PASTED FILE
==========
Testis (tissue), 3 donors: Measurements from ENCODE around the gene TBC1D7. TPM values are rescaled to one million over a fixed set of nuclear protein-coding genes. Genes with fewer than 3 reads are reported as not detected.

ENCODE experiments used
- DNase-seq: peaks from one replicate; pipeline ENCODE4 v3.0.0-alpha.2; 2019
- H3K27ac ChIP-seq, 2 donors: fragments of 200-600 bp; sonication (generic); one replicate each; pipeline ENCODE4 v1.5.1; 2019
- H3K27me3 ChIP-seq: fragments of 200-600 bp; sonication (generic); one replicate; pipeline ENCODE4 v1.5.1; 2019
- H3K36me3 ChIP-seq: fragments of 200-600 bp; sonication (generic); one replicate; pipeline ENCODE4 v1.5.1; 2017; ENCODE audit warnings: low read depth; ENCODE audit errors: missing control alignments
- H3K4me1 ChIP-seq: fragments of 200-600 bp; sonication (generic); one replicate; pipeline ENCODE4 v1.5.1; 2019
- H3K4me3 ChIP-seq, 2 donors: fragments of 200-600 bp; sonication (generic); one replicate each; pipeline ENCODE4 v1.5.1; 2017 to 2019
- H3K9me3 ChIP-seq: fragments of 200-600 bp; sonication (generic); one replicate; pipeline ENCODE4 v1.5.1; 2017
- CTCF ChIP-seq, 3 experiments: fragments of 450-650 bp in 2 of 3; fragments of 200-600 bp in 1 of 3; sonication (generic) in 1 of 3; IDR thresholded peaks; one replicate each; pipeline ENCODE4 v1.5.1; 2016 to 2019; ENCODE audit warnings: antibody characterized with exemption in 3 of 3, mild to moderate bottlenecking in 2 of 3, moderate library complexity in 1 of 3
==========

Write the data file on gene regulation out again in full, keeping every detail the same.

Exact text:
Testis (tissue), 3 donors: Measurements from ENCODE around the gene TBC1D7. TPM values are rescaled to one million over a fixed set of nuclear protein-coding genes. Genes with fewer than 3 reads are reported as not detected.

ENCODE experiments used
- DNase-seq: peaks from one replicate; pipeline ENCODE4 v3.0.0-alpha.2; 2019
- H3K27ac ChIP-seq, 2 donors: fragments of 200-600 bp; sonication (generic); one replicate each; pipeline ENCODE4 v1.5.1; 2019
- H3K27me3 ChIP-seq: fragments of 200-600 bp; sonication (generic); one replicate; pipeline ENCODE4 v1.5.1; 2019
- H3K36me3 ChIP-seq: fragments of 200-600 bp; sonication (generic); one replicate; pipeline ENCODE4 v1.5.1; 2017; ENCODE audit warnings: low read depth; ENCODE audit errors: missing control alignments
- H3K4me1 ChIP-seq: fragments of 200-600 bp; sonication (generic); one replicate; pipeline ENCODE4 v1.5.1; 2019
- H3K4me3 ChIP-seq, 2 donors: fragments of 200-600 bp; sonication (generic); one replicate each; pipeline ENCODE4 v1.5.1; 2017 to 2019
- H3K9me3 ChIP-seq: fragments of 200-600 bp; sonication (generic); one replicate; pipeline ENCODE4 v1.5.1; 2017
- CTCF ChIP-seq, 3 experiments: fragments of 450-650 bp in 2 of 3; fragments of 200-600 bp in 1 of 3; sonication (generic) in 1 of 3; IDR thresholded peaks; one replicate each; pipeline ENCODE4 v1.5.1; 2016 to 2019; ENCODE audit warnings: antibody characterized with exemption in 3 of 3, mild to moderate bottlenecking in 2 of 3, moderate library complexity in 1 of 3